After the end of the Cold War, few would have predicted that Russia and Turkey would befriend one another. Ankara was staking a claim to leadership in Central Asia, the Southern Caucasus and even over the Turkic-speaking and Muslim communities within the Russian Federation itself. That was at odds with Moscow’s ambition to defend the integrity of the state – challenged by separatist movements like the one in Chechnya – and to retain hegemony over the former Soviet Union.
Turkey positioned itself as an advance guard of the West in Eurasia, with initiatives such as the summits of the Turkic state presidents and Black Sea Economic Cooperation (BSEC). The Turkish security establishment regarded Russia with suspicion on account of its links to hostile states such as Greece, Syria, Armenia and Iran. In 1997 and 1998, the prospective delivery of Russian-made S-300 missiles to the Greek Cypriots prompted threats by Turkey’s military that it would intercept Russian ships carrying the weapons.
By the late 1990s, however, Russia and Turkey had succeeded in improving ties. In December 1997, the two governments signed an agreement on building a natural gas pipeline under the Black Sea, the future Blue Stream. Turkish construction companies were already implementing projects worth millions of dollars in the Russian Federation, while ‘suitcase traders’ imported large quantities of cheap textiles and consumer goods from Istanbul. The positive momentum gave shape to the Action Plan on Cooperation in Eurasia that foreign ministers İsmail Cem and Igor Ivanov adopted in November 2001. In the decade to follow, Putin and Erdoğan built on this inheritance. In 2004, Putin became the first Russian president to pay a state visit to Turkey. Six years later, High-Level Strategic Cooperation Council, a joint body bringing together the two governments, started regular meetings.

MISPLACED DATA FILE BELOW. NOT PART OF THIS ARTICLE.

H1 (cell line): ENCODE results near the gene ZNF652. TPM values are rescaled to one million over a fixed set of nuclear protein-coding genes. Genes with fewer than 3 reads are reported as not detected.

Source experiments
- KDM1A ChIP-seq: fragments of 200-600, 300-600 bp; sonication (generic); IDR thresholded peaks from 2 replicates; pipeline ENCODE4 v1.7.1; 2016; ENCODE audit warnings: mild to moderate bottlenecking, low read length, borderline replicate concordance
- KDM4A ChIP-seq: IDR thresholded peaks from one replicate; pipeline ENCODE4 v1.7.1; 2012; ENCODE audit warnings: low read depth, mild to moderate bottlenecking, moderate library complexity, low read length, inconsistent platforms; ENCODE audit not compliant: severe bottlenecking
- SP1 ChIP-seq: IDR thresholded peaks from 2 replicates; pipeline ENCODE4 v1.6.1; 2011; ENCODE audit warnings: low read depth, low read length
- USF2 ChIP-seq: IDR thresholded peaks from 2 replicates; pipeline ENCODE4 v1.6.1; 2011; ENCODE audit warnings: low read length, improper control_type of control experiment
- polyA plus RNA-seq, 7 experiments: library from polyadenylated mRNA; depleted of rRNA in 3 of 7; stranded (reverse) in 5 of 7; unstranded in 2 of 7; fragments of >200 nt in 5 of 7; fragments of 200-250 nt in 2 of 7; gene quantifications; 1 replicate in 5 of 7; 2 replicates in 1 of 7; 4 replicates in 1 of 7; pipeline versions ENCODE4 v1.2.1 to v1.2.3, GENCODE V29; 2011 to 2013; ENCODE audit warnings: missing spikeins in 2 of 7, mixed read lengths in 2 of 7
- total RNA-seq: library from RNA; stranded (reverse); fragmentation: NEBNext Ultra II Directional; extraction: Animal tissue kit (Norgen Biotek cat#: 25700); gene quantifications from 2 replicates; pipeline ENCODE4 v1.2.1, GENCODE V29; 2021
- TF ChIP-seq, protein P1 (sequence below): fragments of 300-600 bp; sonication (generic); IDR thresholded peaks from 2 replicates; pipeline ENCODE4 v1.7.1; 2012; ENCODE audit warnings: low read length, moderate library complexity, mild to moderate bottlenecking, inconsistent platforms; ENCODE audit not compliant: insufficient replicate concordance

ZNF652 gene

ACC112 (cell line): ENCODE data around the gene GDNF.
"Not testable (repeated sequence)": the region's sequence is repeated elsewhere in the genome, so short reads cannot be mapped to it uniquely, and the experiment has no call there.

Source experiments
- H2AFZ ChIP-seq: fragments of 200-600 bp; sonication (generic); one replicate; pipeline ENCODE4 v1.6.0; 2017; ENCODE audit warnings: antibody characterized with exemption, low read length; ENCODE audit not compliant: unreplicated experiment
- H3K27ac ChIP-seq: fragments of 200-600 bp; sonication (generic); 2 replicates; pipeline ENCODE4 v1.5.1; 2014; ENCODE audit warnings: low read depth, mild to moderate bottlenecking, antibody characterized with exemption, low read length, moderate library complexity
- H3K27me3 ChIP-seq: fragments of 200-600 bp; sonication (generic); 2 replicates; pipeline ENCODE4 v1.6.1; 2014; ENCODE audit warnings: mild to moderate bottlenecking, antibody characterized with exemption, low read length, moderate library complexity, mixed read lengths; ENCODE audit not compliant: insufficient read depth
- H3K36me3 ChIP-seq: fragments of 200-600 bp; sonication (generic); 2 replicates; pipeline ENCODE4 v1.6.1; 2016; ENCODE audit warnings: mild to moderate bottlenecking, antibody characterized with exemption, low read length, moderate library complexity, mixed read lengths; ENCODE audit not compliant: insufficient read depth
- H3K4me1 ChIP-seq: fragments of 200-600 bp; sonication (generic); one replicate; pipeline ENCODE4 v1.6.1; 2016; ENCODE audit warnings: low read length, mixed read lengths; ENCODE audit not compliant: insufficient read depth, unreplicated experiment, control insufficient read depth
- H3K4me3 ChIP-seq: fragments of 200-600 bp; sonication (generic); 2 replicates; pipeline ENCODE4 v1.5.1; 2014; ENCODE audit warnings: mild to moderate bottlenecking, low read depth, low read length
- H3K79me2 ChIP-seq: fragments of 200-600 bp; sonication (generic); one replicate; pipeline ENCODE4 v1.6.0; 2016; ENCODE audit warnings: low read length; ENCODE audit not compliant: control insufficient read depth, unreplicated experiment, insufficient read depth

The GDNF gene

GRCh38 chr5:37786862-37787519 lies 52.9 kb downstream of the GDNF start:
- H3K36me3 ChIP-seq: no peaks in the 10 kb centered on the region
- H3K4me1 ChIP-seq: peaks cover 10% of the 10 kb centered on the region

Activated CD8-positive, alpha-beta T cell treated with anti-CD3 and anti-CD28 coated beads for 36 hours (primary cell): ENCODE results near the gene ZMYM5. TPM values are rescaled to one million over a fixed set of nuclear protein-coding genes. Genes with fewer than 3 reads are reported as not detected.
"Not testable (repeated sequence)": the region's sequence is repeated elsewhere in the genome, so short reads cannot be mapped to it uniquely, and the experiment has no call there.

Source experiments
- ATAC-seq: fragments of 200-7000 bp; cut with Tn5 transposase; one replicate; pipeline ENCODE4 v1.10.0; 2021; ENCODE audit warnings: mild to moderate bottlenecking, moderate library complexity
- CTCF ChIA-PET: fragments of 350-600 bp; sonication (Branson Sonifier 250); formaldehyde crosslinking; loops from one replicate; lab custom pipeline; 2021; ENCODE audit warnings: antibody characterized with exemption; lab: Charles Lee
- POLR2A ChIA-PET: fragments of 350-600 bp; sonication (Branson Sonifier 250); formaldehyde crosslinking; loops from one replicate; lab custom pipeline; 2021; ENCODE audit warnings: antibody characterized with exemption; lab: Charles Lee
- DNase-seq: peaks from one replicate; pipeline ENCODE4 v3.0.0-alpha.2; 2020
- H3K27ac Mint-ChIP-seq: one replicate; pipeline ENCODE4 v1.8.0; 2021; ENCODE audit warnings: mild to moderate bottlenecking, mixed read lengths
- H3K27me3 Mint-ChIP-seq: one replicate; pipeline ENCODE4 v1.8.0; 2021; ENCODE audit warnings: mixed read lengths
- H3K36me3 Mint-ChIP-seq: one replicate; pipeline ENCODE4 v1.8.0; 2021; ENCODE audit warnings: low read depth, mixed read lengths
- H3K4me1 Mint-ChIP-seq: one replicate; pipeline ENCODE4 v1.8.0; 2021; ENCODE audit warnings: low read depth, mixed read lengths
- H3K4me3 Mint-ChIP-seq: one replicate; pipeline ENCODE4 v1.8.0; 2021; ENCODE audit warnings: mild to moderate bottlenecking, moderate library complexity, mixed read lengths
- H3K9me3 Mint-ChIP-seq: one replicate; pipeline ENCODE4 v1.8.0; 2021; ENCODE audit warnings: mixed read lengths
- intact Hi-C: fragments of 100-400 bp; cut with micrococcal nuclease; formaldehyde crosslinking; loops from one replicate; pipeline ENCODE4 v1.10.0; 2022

What brings Russia and Turkey together?
The rapprochement between Russia and Turkey has multiple causes: economic interdependence, convergent political culture, and geopolitics.
Thanks to natural gas, Russia (a major exporter) and Turkey (a consumer) have seen their energy systems become increasingly intertwined. Traditionally, Turkey imports around half of its gas from Russia, a proportion which has been declining in recent years. After visas were abolished in 2011, Russians quickly became one of the largest groups of tourists to the country, surpassed only by the Germans. Tens of thousands of Russian citizens own property along the Aegean and the Mediterranean coasts.
Shared political features play a significant role in bringing Russia and Turkey together. Both countries share a political culture prioritizing the state’s security and sovereignty over individual rights. In the 1990s, they started to accommodate one another over sensitive issues such as the Kurdish question and Chechnya. For instance, in early 1999, President Boris Yeltsin and Prime Minister Evgeny Primakov overruled the Duma with regard to the request by Abdullah Öcalan for political asylum. The leader of the Kurdistan Workers’ Party (PKK) had sought refuge in Moscow, following his expulsion from Syria after Turkey threatened military action.